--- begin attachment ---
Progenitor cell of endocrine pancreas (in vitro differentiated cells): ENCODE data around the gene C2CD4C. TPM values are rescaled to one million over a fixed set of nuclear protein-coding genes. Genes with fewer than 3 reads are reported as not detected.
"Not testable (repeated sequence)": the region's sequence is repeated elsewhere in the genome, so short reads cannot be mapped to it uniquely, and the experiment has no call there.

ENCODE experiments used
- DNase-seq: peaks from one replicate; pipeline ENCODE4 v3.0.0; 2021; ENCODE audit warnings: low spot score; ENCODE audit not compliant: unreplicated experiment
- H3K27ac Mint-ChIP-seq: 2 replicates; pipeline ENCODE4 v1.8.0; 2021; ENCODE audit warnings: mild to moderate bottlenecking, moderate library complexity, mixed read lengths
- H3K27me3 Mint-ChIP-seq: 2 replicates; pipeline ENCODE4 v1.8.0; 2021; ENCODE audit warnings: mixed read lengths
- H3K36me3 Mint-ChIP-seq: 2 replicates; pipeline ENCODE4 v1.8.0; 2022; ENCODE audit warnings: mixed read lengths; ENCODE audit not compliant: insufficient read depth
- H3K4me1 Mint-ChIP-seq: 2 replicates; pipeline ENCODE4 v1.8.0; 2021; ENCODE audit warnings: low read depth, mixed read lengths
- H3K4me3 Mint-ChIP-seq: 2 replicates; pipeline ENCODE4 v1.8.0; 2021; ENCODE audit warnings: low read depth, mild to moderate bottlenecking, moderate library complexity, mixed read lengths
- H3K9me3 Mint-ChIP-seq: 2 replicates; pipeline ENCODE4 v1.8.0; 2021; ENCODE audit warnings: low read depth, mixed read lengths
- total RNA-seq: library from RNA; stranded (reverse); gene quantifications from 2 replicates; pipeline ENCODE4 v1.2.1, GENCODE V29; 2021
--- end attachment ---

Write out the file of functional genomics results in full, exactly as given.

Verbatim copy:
Progenitor cell of endocrine pancreas (in vitro differentiated cells): ENCODE data around the gene C2CD4C. TPM values are rescaled to one million over a fixed set of nuclear protein-coding genes. Genes with fewer than 3 reads are reported as not detected.
"Not testable (repeated sequence)": the region's sequence is repeated elsewhere in the genome, so short reads cannot be mapped to it uniquely, and the experiment has no call there.

ENCODE experiments used
- DNase-seq: peaks from one replicate; pipeline ENCODE4 v3.0.0; 2021; ENCODE audit warnings: low spot score; ENCODE audit not compliant: unreplicated experiment
- H3K27ac Mint-ChIP-seq: 2 replicates; pipeline ENCODE4 v1.8.0; 2021; ENCODE audit warnings: mild to moderate bottlenecking, moderate library complexity, mixed read lengths
- H3K27me3 Mint-ChIP-seq: 2 replicates; pipeline ENCODE4 v1.8.0; 2021; ENCODE audit warnings: mixed read lengths
- H3K36me3 Mint-ChIP-seq: 2 replicates; pipeline ENCODE4 v1.8.0; 2022; ENCODE audit warnings: mixed read lengths; ENCODE audit not compliant: insufficient read depth
- H3K4me1 Mint-ChIP-seq: 2 replicates; pipeline ENCODE4 v1.8.0; 2021; ENCODE audit warnings: low read depth, mixed read lengths
- H3K4me3 Mint-ChIP-seq: 2 replicates; pipeline ENCODE4 v1.8.0; 2021; ENCODE audit warnings: low read depth, mild to moderate bottlenecking, moderate library complexity, mixed read lengths
- H3K9me3 Mint-ChIP-seq: 2 replicates; pipeline ENCODE4 v1.8.0; 2021; ENCODE audit warnings: low read depth, mixed read lengths
- total RNA-seq: library from RNA; stranded (reverse); gene quantifications from 2 replicates; pipeline ENCODE4 v1.2.1, GENCODE V29; 2021